By Emily Lane & Greg Larose | WSDU | June 9, 2021
The pandemic-related backlog of cases ready for jury trial in Orleans Criminal District is “monumental,” said Rafael Goyeneche, president of the New Orleans Metropolitan Crime Commission.
“Even more daunting than Katrina,” he added.
Orleans Criminal District Judge Camille Buras on Wednesday pushed back the trial date on the high-profile case of Cardell Hayes. He won a new trial this year when his conviction in the 2016 shooting death of New Orleans Saints player Will Smith was tossed because of a U.S. Supreme Court ruling barring non-unanimous jury verdicts.
When giving a new trial date of Oct. 18 — the case was initially set for a July trial date — Buras noted the backlog of criminal homicide cases. There are about 20 of them ready for trial in her section, along, that have been delayed because of the pandemic. Hers is just one of twelve sections of criminal court in Orleans Parish.
“It’s going to take a while to dig out of this hole,” Goyeneche said.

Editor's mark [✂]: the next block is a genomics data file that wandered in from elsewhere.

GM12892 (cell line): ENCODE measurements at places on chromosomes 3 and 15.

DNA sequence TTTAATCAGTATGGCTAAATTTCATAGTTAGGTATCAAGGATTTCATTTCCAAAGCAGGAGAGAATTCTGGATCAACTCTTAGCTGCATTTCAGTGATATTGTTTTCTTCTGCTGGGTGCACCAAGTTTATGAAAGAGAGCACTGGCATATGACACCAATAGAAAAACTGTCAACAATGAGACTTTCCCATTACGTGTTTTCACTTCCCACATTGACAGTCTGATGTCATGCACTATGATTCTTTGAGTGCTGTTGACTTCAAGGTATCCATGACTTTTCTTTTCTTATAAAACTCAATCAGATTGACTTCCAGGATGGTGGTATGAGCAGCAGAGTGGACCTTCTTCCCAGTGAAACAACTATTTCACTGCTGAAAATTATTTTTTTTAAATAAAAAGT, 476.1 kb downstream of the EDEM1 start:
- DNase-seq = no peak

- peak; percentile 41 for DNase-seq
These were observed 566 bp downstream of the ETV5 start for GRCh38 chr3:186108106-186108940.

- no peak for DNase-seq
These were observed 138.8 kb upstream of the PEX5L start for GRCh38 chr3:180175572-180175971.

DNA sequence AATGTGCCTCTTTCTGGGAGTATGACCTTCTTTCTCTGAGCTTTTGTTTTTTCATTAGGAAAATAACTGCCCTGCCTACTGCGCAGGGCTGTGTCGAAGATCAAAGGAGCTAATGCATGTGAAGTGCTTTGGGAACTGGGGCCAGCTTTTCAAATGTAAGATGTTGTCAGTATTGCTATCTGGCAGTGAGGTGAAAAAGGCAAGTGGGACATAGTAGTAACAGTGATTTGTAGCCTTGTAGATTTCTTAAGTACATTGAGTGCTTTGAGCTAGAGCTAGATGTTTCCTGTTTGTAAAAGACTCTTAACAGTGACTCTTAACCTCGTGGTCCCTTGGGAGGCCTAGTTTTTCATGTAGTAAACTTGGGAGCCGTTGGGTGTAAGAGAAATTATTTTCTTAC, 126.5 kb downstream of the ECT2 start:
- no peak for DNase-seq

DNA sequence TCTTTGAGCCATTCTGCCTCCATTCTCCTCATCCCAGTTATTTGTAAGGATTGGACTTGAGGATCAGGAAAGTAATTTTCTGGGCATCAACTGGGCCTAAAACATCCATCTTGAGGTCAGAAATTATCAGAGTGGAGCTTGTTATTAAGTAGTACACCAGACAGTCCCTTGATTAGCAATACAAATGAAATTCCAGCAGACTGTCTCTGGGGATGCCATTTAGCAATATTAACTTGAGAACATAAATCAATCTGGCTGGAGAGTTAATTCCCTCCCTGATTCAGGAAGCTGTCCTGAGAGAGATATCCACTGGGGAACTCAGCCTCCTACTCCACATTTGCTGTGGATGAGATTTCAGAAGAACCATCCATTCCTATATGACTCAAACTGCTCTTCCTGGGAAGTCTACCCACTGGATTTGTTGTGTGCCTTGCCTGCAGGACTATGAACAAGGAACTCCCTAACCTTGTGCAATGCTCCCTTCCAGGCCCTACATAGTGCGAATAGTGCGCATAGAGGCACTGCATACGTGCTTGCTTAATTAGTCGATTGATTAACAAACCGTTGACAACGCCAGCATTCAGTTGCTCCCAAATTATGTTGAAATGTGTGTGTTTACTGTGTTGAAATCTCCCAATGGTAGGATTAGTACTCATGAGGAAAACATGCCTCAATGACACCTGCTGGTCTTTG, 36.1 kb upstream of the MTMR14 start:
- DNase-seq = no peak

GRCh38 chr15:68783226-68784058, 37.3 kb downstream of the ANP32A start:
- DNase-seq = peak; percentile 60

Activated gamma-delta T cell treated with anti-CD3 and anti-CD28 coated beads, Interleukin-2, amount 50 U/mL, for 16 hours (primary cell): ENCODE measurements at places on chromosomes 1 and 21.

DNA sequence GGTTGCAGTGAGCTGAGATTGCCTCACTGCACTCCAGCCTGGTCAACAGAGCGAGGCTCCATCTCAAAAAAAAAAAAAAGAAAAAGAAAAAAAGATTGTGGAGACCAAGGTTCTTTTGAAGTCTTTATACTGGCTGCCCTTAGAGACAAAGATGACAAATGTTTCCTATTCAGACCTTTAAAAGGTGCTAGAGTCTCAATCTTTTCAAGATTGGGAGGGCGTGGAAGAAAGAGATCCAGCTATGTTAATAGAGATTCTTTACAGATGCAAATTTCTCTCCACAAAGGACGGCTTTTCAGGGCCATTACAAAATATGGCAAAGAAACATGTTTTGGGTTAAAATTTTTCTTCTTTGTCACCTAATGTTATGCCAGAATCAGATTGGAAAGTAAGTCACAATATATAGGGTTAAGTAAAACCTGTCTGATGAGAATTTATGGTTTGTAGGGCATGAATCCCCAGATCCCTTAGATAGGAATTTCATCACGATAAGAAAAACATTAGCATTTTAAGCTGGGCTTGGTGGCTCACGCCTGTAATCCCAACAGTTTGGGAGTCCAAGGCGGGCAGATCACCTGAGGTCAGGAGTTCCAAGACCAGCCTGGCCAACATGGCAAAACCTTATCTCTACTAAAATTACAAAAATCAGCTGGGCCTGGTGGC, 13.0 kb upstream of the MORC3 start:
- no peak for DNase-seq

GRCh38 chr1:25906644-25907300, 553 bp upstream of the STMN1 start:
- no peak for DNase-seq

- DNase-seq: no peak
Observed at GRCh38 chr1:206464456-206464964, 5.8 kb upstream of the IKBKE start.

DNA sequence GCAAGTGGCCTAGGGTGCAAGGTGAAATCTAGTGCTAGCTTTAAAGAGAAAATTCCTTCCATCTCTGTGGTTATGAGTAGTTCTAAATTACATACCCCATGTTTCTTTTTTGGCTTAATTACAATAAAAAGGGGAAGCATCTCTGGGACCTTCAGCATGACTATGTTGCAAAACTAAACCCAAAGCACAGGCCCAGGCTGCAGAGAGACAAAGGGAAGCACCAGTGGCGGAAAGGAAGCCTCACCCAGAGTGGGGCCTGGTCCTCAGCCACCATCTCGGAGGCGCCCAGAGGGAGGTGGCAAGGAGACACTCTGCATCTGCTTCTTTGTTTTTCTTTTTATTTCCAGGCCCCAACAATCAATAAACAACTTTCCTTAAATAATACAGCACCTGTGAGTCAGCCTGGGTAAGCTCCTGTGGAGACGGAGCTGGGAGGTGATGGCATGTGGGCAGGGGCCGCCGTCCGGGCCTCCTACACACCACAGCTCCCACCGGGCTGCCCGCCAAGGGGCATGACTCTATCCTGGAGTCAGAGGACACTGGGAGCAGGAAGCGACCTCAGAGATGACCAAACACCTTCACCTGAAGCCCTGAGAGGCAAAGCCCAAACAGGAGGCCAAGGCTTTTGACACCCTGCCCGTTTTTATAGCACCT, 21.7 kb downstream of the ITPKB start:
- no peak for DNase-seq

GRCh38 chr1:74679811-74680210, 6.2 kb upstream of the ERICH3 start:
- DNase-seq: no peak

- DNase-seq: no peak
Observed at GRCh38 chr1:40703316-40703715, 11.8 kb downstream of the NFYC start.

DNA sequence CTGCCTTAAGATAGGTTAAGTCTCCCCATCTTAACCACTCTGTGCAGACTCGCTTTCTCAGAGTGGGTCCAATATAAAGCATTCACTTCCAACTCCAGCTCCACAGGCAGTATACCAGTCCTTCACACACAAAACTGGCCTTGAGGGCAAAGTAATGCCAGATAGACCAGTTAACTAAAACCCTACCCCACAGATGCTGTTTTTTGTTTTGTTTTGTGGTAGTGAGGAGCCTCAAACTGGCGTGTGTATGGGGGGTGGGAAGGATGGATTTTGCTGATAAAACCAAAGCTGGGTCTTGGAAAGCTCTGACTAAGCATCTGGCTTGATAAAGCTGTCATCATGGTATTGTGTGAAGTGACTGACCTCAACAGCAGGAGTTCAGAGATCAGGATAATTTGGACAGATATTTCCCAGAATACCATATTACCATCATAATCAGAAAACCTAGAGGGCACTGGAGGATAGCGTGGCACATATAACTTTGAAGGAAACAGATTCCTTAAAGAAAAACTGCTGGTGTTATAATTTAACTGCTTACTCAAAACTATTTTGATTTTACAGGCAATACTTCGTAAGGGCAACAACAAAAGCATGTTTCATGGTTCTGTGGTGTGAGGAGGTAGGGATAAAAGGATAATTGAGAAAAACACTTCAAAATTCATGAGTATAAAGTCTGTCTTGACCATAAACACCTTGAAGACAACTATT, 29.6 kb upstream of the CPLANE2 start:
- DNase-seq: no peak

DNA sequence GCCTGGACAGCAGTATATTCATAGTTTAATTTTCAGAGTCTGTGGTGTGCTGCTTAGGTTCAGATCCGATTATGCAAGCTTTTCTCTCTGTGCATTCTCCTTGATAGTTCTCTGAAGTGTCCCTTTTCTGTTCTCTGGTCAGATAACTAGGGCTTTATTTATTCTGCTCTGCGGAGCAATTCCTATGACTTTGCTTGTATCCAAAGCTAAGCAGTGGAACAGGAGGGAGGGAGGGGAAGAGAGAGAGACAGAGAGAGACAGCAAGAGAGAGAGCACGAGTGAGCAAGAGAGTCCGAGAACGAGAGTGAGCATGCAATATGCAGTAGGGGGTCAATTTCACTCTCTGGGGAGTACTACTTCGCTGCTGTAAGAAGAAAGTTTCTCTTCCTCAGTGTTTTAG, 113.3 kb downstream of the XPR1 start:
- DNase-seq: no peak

Jury trials resume July 6, about 16 months after the pandemic halted them. Those delays strain prosecutors as much as the defense, Goyeneche said.
“It’s more than just scheduling for trial. It’s making sure that the witnesses, both defense and prosecution are still available. And that could add to further delays in all of this,” he said. “The longer a case sits, the more problems that evolve in that particular case. And there’s the old adage of justice delayed is justice denied.”
Data tracked by the New Orleans City Council show 176 people housed at the Orleans Justice Center jail are awaiting trial on charges of criminal homicide. And unlike Hayes, defendants who are behind bars may have a stronger case to push their trial date to the front of the line.
Goyeneche also noted the challenge of managing the backlog will be faced by a panel of a dozen judges in criminal court that includes six who are newly elected, along with a newly elected District Attorney and the natural turnover that comes with a change of leadership in that office.